Despite July's stock market slide, federal workers who are invested in the C-fund (stock index) of their in-house 401(k) plan continue to outpace colleagues who are invested in the bond market fund or the super-safe Treasury securities fund.
For the 12-month period that ended in July, the return on the C-fund, which tracks the S&P 500 index, was 20.10 percent. In July the C-fund lost 3.14 percent, but in June it returned 5.45 percent. Proof, if anyone needed it, that the stock market goes up, and down.
During the same 12-month period, the return on the F-fund, which tracks the Lehman Brothers U.S. Aggregate bond index, was a weak 2.47 percent. The F-fund was down 0.43 percent in July, 0.33 percent in June and 0.89 percent in May.
Meanwhile, the return on the G-fund, invested in special issues of U.S. Treasury securities not available to the general public, was 5.54 percent. The G-fund has never had a losing month. In July it returned 0.52 percent, and in June it returned 0.49 percent.
Over the life of the federal thrift savings plan, workers who have invested exclusively in the C-fund have account balances four to five times higher than those of colleagues who invested exclusively in the other funds. In 1998, the C-fund returned 28.44 percent, the F-fund 8.70 percent and the G-fund 5.74 percent. In 1997, the C-fund returned 33.17 percent, the F-fund 9.60 percent and the G-fund 6.77 percent.
Next year, federal savings plan investors will have two new investment options. They will be able to invest in the international stock index fund and a U.S. small cap fund. Both offer the potential for higher returns along with the potential for much higher risks.
The Office of Personnel Management is sponsoring a special training seminar in Washington Sept. 13 to 17 to emphasize that workplace diversity is more than just a political or feel-good program. OPM Director Janice R. Lachance says the first-in-a-series seminar will show managers and supervisors that developing workplace diversity will make the government more effective and efficient. She said many private firms have set up diversity programs and found that they result in "better customer service, increased market share and greater profits."
The first session will be held at the Ronald Reagan Building and International Trade Center. Seminars are planned later for Shepherdstown, W.Va., and Denver. Those who register early (for the Washington session) can get a discount off the $1,000 registration fee. For details call the OPM at 304-870-8005 or by e-mail at: firstname.lastname@example.org.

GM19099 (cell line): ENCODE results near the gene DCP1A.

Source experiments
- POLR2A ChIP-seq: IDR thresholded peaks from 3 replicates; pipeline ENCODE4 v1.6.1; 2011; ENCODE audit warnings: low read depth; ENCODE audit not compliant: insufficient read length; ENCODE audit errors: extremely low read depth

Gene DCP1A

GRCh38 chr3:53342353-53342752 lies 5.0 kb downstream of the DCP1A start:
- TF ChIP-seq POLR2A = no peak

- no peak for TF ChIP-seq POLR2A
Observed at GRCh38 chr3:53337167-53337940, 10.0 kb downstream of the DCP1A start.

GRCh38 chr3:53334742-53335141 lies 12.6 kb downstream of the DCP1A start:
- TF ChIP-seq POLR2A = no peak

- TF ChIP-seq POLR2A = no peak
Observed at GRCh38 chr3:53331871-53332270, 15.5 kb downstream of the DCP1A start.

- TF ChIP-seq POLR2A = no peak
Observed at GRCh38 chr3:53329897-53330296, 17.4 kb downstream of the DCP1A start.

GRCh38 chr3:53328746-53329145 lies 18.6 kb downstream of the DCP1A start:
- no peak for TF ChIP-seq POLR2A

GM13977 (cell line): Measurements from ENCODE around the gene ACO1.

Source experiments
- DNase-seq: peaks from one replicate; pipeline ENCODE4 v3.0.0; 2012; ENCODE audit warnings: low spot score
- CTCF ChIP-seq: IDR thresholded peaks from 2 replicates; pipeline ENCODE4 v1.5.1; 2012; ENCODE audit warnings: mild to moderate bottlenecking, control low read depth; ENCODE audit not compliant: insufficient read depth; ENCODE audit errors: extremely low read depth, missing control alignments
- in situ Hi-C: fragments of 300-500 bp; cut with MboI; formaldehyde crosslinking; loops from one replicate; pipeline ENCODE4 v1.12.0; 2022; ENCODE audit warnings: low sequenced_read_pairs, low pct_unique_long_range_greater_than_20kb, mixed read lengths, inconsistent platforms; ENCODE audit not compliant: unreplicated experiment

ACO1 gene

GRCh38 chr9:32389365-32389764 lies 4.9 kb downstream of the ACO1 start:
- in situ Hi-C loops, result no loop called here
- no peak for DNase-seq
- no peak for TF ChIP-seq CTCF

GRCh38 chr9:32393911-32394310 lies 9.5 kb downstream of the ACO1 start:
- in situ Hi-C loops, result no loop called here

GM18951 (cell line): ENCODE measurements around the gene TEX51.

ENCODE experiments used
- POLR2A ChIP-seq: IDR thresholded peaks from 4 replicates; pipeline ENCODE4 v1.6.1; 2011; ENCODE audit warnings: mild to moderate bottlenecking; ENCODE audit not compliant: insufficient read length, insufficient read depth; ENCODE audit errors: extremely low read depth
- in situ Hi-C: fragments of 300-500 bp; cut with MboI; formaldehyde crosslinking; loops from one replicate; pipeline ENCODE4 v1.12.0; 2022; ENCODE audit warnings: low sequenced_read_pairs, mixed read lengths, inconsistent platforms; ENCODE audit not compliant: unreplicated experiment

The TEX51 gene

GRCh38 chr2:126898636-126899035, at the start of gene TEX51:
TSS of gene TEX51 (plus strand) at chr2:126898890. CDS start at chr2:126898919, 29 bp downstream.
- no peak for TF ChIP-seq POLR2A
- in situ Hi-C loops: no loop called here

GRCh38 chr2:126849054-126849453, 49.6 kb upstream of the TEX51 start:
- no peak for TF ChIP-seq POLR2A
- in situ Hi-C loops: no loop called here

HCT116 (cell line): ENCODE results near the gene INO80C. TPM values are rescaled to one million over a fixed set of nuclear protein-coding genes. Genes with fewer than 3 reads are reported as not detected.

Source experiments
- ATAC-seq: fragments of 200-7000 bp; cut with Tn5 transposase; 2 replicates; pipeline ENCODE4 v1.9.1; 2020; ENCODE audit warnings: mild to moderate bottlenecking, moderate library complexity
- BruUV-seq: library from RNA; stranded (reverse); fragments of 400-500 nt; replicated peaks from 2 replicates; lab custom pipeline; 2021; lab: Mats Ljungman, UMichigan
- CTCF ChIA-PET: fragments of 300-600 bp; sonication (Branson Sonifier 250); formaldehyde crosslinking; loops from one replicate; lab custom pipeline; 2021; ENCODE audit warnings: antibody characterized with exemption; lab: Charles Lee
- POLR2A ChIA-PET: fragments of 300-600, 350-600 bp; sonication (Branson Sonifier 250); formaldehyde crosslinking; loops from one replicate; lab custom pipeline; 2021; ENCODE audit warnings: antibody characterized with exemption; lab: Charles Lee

Preventing minor disputes from becoming expensive, time-consuming major issues is becoming big business. A growing number of federal agencies--and private firms--are using alternative dispute resolution programs to prevent workplace molehills from becoming legal mountains. To that end, the George Washington University's Ashburn campus has designed a two-week program to develop certified dispute prevention specialists. The first session begins Sept. 13 with another set for Nov. 15. It is co-sponsored by the Merit Systems Protection Board and the Public Administration Forum. For details, call the forum at 202-466-6446 or visit its Web site, www.paf.org.
Joanne Mueller points out that Tuesday's column incorrectly extended the time period when the National Aeronautics and Space Administration can offer employees buyouts worth up to $25,000. She ought to know. She is one of the folks running the bonus-to-retire program. NASA does have buyout authority. But it expires Sept. 30, 2000.
A recent item here noted that Smokey Bear, the U.S. Forest Service's mascot, had celebrated his 55th birthday. The issue came up when a reader asked--in jest--whether the bear had any rights under the civil service retirement program.
Now comes the National Association of Retired Federal Employees. It says that Smokey has been a NARFE member since he retired at age 25. Then-NARFE President John McClelland signed up Smokey at a special ceremony at the National Zoo. Conrad Reinke, of the Forest Service, filled in because Smokey slept through the induction ceremony. Even so, a NARFE spokesman said Smokey's retirement "is secured." Nearly 200,000 people--and one bear--belong to NARFE.
Benefits Q&A Session
At 9 a.m. tomorrow on WUST radio (1120 AM), benefits specialist Rick Garnitz talks about ways federal and postal workers can maximize their retirement income, and about changes in the federal life insurance program. At 10 a.m., benefits specialist Jerry Sandaker and tax specialist Bob Liens will answer call-in questions about the financial side of working for--and paying taxes to--Uncle Sam.
Mike Causey's e-mail address is email@example.com